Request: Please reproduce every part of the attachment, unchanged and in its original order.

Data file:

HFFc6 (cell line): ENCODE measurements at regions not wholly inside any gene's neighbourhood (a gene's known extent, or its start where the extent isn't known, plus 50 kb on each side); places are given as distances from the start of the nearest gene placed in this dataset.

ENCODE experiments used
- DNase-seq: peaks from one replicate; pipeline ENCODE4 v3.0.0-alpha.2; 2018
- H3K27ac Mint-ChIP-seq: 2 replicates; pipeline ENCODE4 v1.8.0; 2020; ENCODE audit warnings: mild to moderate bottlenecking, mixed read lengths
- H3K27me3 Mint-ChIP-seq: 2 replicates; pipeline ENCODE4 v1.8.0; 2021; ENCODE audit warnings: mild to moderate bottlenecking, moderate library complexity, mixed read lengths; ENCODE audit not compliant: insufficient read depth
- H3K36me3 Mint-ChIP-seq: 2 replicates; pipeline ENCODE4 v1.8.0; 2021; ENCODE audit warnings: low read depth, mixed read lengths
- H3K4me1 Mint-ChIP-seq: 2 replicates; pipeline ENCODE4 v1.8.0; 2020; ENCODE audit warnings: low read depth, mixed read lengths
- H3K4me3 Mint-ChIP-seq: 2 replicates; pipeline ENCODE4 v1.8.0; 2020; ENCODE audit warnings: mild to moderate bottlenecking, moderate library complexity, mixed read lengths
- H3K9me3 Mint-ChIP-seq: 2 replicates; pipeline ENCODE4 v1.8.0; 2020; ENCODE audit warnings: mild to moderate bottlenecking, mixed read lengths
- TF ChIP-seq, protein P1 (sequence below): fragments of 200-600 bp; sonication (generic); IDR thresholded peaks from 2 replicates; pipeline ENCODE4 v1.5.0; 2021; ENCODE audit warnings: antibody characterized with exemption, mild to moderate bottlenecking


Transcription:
HFFc6 (cell line): ENCODE measurements at regions not wholly inside any gene's neighbourhood (a gene's known extent, or its start where the extent isn't known, plus 50 kb on each side); places are given as distances from the start of the nearest gene placed in this dataset.

ENCODE experiments used
- DNase-seq: peaks from one replicate; pipeline ENCODE4 v3.0.0-alpha.2; 2018
- H3K27ac Mint-ChIP-seq: 2 replicates; pipeline ENCODE4 v1.8.0; 2020; ENCODE audit warnings: mild to moderate bottlenecking, mixed read lengths
- H3K27me3 Mint-ChIP-seq: 2 replicates; pipeline ENCODE4 v1.8.0; 2021; ENCODE audit warnings: mild to moderate bottlenecking, moderate library complexity, mixed read lengths; ENCODE audit not compliant: insufficient read depth
- H3K36me3 Mint-ChIP-seq: 2 replicates; pipeline ENCODE4 v1.8.0; 2021; ENCODE audit warnings: low read depth, mixed read lengths
- H3K4me1 Mint-ChIP-seq: 2 replicates; pipeline ENCODE4 v1.8.0; 2020; ENCODE audit warnings: low read depth, mixed read lengths
- H3K4me3 Mint-ChIP-seq: 2 replicates; pipeline ENCODE4 v1.8.0; 2020; ENCODE audit warnings: mild to moderate bottlenecking, moderate library complexity, mixed read lengths
- H3K9me3 Mint-ChIP-seq: 2 replicates; pipeline ENCODE4 v1.8.0; 2020; ENCODE audit warnings: mild to moderate bottlenecking, mixed read lengths
- TF ChIP-seq, protein P1 (sequence below): fragments of 200-600 bp; sonication (generic); IDR thresholded peaks from 2 replicates; pipeline ENCODE4 v1.5.0; 2021; ENCODE audit warnings: antibody characterized with exemption, mild to moderate bottlenecking